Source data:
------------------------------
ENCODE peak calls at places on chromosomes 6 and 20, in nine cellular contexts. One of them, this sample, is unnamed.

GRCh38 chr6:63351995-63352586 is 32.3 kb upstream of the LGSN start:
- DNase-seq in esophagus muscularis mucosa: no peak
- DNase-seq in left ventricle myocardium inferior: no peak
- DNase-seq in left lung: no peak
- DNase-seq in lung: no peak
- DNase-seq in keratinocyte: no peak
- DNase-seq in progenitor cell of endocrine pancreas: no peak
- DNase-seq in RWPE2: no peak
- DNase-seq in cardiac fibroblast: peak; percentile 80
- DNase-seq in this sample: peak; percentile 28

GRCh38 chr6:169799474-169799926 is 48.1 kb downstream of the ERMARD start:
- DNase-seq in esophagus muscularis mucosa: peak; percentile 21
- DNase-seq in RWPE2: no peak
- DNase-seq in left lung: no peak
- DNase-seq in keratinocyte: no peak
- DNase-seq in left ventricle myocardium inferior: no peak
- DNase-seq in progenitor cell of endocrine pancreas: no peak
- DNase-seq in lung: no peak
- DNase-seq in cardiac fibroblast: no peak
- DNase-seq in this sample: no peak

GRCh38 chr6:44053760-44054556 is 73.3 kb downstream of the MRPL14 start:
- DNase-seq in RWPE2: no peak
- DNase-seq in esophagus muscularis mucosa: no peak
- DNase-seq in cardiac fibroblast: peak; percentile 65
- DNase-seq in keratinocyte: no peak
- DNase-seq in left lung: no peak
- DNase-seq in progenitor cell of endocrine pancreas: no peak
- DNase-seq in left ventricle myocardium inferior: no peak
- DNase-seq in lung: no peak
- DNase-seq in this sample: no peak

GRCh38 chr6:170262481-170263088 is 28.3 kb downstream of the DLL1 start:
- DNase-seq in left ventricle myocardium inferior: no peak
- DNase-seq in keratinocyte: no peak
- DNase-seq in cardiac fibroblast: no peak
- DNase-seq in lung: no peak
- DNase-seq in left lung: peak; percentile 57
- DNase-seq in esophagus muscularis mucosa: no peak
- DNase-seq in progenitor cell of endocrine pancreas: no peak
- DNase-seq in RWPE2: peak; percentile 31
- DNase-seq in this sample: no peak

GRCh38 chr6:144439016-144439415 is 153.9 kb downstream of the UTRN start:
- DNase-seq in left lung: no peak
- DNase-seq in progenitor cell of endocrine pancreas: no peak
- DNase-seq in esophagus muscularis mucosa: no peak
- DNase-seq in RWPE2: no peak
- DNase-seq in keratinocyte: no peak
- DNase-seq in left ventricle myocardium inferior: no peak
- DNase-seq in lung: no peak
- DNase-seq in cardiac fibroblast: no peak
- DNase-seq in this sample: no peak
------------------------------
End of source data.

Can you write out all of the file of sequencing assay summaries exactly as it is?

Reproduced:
ENCODE peak calls at places on chromosomes 6 and 20, in nine cellular contexts. One of them, this sample, is unnamed.

GRCh38 chr6:63351995-63352586 is 32.3 kb upstream of the LGSN start:
- DNase-seq in esophagus muscularis mucosa: no peak
- DNase-seq in left ventricle myocardium inferior: no peak
- DNase-seq in left lung: no peak
- DNase-seq in lung: no peak
- DNase-seq in keratinocyte: no peak
- DNase-seq in progenitor cell of endocrine pancreas: no peak
- DNase-seq in RWPE2: no peak
- DNase-seq in cardiac fibroblast: peak; percentile 80
- DNase-seq in this sample: peak; percentile 28

GRCh38 chr6:169799474-169799926 is 48.1 kb downstream of the ERMARD start:
- DNase-seq in esophagus muscularis mucosa: peak; percentile 21
- DNase-seq in RWPE2: no peak
- DNase-seq in left lung: no peak
- DNase-seq in keratinocyte: no peak
- DNase-seq in left ventricle myocardium inferior: no peak
- DNase-seq in progenitor cell of endocrine pancreas: no peak
- DNase-seq in lung: no peak
- DNase-seq in cardiac fibroblast: no peak
- DNase-seq in this sample: no peak

GRCh38 chr6:44053760-44054556 is 73.3 kb downstream of the MRPL14 start:
- DNase-seq in RWPE2: no peak
- DNase-seq in esophagus muscularis mucosa: no peak
- DNase-seq in cardiac fibroblast: peak; percentile 65
- DNase-seq in keratinocyte: no peak
- DNase-seq in left lung: no peak
- DNase-seq in progenitor cell of endocrine pancreas: no peak
- DNase-seq in left ventricle myocardium inferior: no peak
- DNase-seq in lung: no peak
- DNase-seq in this sample: no peak

GRCh38 chr6:170262481-170263088 is 28.3 kb downstream of the DLL1 start:
- DNase-seq in left ventricle myocardium inferior: no peak
- DNase-seq in keratinocyte: no peak
- DNase-seq in cardiac fibroblast: no peak
- DNase-seq in lung: no peak
- DNase-seq in left lung: peak; percentile 57
- DNase-seq in esophagus muscularis mucosa: no peak
- DNase-seq in progenitor cell of endocrine pancreas: no peak
- DNase-seq in RWPE2: peak; percentile 31
- DNase-seq in this sample: no peak

GRCh38 chr6:144439016-144439415 is 153.9 kb downstream of the UTRN start:
- DNase-seq in left lung: no peak
- DNase-seq in progenitor cell of endocrine pancreas: no peak
- DNase-seq in esophagus muscularis mucosa: no peak
- DNase-seq in RWPE2: no peak
- DNase-seq in keratinocyte: no peak
- DNase-seq in left ventricle myocardium inferior: no peak
- DNase-seq in lung: no peak
- DNase-seq in cardiac fibroblast: no peak
- DNase-seq in this sample: no peak